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The first and greatest object that should most materially engage the attention of Mankind is, the pursuit of that knowledge which tends to promote their welfare while on this transitory stage of life, and their eternal happiness in that which is to come. No measures whatever can be taken to effect this, but the most earnest endeavors to make themselves perfectly acquainted with, and strictly to follow the example of Our Blessed Redeemer, the great Captain of our sufferings—the preserver of our souls from death to life everlasting--the grand pattern of sanctity, humility, meekness, and charity—the King of Glory-the guiding star to righteousness—and who, as himself expresses it, is “the Way, the Truth, and the Life.”

As, therefore, in Our Blessed Redeemer only, rests the whole of our eternal salvation, let Him only engross our most serious attention : and let the examples of bis Holy Apostles, who have sealed their faith with their blood, inspire us with resolution to make us emulous to be accounted voluntary servants of Christ, who condescended to suffer an ignominious and painful death, to clear us from our sins, and the punishment due to our manifold offences.

In seriously perusing the Life and Transactions of the Great Redeemer of Mankind, we shall there find those balmy sweets, those solid comforts, which, if properly attended to, will promote onr felicity here, and secure to us eternal happiness hereafter. If we endeavor to pursue the divine system laid down by Our Blessed Saviour, there is no reason to doubt but our obedience will be crowned with that reward which he had been pleased to promise


to all those who imitate his glorious example. Our Blessed Lord himself tells us, that if we are poor in spirit, we shall gain the kingdom of heaven-if we mourn here, we shall be comforted— if we hunger and thirst after righteousness, we shall be filled. It is from these assurances that St Augustine says, “the happiness of this life consists in the Holy Ghost, without which we cannot come to the knowledge of God." All true knowledge, virtue and perfection, that a Christian can desire, or attain to, are contained in the doctrines and transactions of Our Glorious Redeemer; who teaches us, that righteousness and holiness consist in the inward purity and integrity of the mind, and not in the outward show of' works—in a conscience void of offence, not in the pompous applause of men-in humility, not in ostentation—in contempt, not in pursuit of worldly honors—and he farther teaches us to love our enemies as well as our friends. Have we read of the nature of true faith; of trusting in Christ alone; and how we ought not to glory but in Him. Here we read, also, of the certainty of salvation, the forgiveness of sins, the resurrection of the body, and of life eternal.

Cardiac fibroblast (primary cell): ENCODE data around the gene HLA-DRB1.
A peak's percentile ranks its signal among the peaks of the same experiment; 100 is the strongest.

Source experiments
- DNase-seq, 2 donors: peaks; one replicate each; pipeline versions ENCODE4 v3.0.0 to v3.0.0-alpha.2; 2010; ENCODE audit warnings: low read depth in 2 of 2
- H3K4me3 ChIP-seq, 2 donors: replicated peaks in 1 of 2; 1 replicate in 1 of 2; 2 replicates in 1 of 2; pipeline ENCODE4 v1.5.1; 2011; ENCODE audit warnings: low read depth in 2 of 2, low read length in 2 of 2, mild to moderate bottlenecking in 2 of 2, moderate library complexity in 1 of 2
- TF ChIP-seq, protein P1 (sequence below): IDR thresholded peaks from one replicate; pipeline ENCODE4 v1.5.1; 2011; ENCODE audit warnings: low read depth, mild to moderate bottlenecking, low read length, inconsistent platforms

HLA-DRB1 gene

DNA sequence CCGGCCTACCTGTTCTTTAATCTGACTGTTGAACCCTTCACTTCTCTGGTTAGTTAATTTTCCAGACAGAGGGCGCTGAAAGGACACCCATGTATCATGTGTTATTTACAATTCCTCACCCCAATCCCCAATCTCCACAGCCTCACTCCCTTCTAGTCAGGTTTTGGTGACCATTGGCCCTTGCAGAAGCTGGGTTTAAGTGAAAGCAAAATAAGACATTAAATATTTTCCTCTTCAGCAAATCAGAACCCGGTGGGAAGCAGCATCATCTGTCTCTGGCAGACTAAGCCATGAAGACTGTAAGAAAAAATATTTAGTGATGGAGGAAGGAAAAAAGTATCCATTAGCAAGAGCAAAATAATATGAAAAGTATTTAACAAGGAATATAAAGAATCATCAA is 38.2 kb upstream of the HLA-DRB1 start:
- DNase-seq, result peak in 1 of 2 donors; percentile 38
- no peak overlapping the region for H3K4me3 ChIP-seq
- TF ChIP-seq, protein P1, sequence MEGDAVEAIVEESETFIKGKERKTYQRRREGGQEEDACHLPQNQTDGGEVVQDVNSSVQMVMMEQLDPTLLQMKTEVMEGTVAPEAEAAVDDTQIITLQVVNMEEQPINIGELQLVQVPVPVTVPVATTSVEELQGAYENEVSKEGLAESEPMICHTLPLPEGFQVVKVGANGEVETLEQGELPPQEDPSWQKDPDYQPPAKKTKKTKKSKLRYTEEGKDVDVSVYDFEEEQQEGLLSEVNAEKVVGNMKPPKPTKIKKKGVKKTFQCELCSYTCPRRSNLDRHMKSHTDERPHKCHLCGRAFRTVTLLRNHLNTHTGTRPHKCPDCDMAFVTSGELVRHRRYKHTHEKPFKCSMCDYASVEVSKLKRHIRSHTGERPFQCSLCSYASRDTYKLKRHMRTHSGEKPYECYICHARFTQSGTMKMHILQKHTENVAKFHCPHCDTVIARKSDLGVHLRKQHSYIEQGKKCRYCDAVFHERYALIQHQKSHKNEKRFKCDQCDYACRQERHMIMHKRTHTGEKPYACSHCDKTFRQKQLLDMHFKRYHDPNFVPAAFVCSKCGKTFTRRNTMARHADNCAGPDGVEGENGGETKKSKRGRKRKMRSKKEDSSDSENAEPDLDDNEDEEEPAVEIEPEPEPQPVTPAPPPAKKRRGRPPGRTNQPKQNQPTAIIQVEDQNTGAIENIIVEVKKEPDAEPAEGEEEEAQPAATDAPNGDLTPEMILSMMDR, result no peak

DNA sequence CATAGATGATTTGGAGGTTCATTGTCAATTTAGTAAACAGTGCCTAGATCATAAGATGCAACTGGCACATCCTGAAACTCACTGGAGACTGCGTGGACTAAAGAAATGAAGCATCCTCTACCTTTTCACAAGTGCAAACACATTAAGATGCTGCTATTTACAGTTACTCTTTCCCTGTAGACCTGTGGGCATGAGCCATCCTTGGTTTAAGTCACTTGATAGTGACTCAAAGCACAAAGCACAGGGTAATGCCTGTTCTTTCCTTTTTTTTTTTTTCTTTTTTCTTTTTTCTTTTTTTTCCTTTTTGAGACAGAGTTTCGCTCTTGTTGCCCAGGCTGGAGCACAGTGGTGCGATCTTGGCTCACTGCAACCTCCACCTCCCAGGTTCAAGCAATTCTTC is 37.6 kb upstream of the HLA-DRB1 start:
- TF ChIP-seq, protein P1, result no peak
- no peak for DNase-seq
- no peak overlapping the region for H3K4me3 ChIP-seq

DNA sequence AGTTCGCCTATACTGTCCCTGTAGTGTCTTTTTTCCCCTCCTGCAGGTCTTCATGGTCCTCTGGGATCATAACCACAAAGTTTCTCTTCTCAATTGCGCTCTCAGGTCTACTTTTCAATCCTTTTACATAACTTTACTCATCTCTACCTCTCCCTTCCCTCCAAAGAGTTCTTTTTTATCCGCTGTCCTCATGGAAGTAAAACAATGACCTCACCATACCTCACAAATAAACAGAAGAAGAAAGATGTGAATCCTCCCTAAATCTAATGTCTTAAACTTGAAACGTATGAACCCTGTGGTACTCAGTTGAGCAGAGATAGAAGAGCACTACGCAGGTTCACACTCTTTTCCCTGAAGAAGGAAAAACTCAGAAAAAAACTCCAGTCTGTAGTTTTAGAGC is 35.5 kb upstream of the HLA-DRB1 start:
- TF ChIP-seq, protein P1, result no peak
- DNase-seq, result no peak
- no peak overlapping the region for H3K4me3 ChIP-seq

We most sincerely hope, that the perusal of this work will produce that effect for which it is so happily adapted, namely, the promotion of the cause of Christianity, and making mankind wise unto salvation. A serious attention to the divine transactions contained in this history, will fill the mind with awful, though pleasing ideas; banish every doubt; confirm the reader in the most sublime truths, and fill his soul with divine ecstacies.

We shall only further observe, that in the execution of this pious work, we have endeavored to improve the understanding and warm the heart, to inspire the mind with gratitude for the astonishing love of a dying Saviour, and to excite the soul to embrace his kind invitations of forgiveness, of happiness, and peace,






It is a well-attested truth, that immorality ever grows with infidelity, and to the prevalence of vice must certainly be imputed that scorn and derision in which too many in the present day hold the sacred oracles of God, the revealed will of the Great Creator of Heaven and Earth.

From hence, therefore, it is reasonable to ask, what cause ean produce so strange a deviation from the ways of God? Doubtless from that unhappy disregard, either to the Gospel in general, or to his peculiar and essential truths so visible in the world, and which appear to be continually increasing. It is too evident that multitudes among us, like those of old, who thought and professed themselves ihe wisest of mankind, or, in other words, the free-thinkers of the age, have been desirous of banishing God and his truths from their knowledge; and it is therefore the less to be wondered at, if “God has given them up to a reprobate mind; to the most infamous Justs and enormities; and to a depth of degeneracy, which, while it is in part the natural consequence, it is in part also the just, but dreadful punishment of their apostacy from the faith.

And we are persuaded that those who wish well to the cause of Christ, as every true Christian most certainly does, cannot serve it more effectually, than by endeavoring to establish men in their belief of the Gospel in general, and to build them up in the most holy faith. The latter, we flatter ourselves, we have sufficiently done in the following lives of the blessed Jesus, and his Apostles and followers; and propose in this Dissertation, to prove that the Christian Religion is true, and owes its origin to God bimself.